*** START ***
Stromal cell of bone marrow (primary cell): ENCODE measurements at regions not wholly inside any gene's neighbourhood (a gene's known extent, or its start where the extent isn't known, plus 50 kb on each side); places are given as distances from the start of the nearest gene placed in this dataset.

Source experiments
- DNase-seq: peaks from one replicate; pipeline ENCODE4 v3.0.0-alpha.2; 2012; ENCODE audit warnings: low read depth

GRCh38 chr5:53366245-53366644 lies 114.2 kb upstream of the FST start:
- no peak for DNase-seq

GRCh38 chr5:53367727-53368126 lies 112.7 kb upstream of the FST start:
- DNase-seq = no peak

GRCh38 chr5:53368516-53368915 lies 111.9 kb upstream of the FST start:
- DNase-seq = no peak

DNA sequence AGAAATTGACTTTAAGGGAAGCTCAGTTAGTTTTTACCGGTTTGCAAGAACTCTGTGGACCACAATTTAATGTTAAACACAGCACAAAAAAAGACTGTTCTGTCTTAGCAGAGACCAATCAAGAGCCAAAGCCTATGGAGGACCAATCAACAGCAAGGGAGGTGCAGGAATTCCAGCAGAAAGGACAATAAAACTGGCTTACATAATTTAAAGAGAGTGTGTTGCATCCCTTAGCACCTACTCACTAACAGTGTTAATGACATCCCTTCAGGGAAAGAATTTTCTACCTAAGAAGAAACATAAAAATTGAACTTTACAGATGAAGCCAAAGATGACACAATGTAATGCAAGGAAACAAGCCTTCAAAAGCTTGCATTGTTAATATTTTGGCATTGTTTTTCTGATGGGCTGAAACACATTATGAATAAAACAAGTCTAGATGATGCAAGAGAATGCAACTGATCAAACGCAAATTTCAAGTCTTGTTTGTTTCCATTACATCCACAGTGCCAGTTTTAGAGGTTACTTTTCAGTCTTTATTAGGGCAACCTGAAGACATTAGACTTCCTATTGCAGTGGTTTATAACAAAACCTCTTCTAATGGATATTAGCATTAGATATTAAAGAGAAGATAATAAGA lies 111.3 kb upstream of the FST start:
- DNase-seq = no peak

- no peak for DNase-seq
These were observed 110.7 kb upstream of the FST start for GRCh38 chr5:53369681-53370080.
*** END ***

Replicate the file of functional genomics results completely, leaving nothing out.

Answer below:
Stromal cell of bone marrow (primary cell): ENCODE measurements at regions not wholly inside any gene's neighbourhood (a gene's known extent, or its start where the extent isn't known, plus 50 kb on each side); places are given as distances from the start of the nearest gene placed in this dataset.

Source experiments
- DNase-seq: peaks from one replicate; pipeline ENCODE4 v3.0.0-alpha.2; 2012; ENCODE audit warnings: low read depth

GRCh38 chr5:53366245-53366644 lies 114.2 kb upstream of the FST start:
- no peak for DNase-seq

GRCh38 chr5:53367727-53368126 lies 112.7 kb upstream of the FST start:
- DNase-seq = no peak

GRCh38 chr5:53368516-53368915 lies 111.9 kb upstream of the FST start:
- DNase-seq = no peak

DNA sequence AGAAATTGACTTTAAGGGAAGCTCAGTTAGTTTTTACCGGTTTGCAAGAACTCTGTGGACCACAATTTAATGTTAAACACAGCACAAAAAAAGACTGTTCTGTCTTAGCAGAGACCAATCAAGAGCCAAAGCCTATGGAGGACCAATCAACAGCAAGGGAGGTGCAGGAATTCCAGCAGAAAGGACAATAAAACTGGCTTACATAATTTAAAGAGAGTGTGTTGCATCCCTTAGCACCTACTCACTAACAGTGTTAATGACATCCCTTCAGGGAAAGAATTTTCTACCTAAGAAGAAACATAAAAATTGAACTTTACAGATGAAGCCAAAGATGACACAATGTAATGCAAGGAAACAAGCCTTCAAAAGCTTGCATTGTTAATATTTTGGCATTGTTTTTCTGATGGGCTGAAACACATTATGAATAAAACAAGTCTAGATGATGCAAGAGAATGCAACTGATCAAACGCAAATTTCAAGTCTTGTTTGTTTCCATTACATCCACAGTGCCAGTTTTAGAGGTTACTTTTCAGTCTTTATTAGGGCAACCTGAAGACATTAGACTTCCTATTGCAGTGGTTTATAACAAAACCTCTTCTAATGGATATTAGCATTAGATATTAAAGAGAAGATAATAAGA lies 111.3 kb upstream of the FST start:
- DNase-seq = no peak

- no peak for DNase-seq
These were observed 110.7 kb upstream of the FST start for GRCh38 chr5:53369681-53370080.